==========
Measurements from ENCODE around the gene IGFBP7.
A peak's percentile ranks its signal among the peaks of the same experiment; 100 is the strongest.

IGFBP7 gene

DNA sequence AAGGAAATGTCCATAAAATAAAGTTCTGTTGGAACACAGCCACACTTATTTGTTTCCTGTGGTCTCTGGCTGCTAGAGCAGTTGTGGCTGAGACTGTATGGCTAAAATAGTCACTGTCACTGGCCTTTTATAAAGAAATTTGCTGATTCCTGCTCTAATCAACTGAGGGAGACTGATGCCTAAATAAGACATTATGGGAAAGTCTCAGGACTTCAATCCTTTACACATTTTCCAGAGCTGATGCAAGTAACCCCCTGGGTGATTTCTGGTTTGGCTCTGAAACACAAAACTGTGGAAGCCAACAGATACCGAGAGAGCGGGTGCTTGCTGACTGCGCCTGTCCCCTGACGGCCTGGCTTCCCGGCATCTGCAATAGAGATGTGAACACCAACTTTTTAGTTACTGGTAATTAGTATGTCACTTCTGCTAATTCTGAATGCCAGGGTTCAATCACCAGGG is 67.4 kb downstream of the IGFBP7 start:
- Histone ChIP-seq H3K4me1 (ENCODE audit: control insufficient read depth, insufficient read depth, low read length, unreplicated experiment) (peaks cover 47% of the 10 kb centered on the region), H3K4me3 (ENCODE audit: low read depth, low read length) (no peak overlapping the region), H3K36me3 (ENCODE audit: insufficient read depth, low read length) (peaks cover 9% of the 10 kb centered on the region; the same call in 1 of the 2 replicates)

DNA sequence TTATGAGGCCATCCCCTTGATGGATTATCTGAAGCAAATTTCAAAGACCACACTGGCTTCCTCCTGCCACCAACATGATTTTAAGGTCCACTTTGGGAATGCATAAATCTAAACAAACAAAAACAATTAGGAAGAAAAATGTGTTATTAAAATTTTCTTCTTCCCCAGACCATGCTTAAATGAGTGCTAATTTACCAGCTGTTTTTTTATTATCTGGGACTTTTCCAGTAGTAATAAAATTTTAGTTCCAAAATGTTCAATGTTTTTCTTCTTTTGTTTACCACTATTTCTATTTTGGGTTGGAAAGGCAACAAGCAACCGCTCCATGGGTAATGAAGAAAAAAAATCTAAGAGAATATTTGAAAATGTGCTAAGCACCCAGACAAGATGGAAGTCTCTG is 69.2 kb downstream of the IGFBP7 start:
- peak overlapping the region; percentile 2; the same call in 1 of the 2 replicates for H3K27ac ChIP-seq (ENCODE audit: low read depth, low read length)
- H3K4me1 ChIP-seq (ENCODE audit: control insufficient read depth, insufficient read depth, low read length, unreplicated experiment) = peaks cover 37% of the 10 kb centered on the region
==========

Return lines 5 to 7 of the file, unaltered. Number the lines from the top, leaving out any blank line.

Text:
- Histone ChIP-seq H3K4me1 (ENCODE audit: control insufficient read depth, insufficient read depth, low read length, unreplicated experiment) (peaks cover 47% of the 10 kb centered on the region), H3K4me3 (ENCODE audit: low read depth, low read length) (no peak overlapping the region), H3K36me3 (ENCODE audit: insufficient read depth, low read length) (peaks cover 9% of the 10 kb centered on the region; the same call in 1 of the 2 replicates)

DNA sequence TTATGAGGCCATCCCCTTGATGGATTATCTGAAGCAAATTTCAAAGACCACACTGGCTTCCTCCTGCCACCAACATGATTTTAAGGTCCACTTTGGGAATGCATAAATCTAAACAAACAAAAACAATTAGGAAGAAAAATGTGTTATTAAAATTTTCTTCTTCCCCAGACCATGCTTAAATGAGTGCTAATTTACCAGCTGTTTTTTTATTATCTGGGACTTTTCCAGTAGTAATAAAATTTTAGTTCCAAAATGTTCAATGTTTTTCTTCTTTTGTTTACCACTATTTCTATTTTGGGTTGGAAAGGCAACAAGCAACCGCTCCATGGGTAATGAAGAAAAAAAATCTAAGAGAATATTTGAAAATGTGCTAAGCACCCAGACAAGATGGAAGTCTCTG is 69.2 kb downstream of the IGFBP7 start:
- peak overlapping the region; percentile 2; the same call in 1 of the 2 replicates for H3K27ac ChIP-seq (ENCODE audit: low read depth, low read length)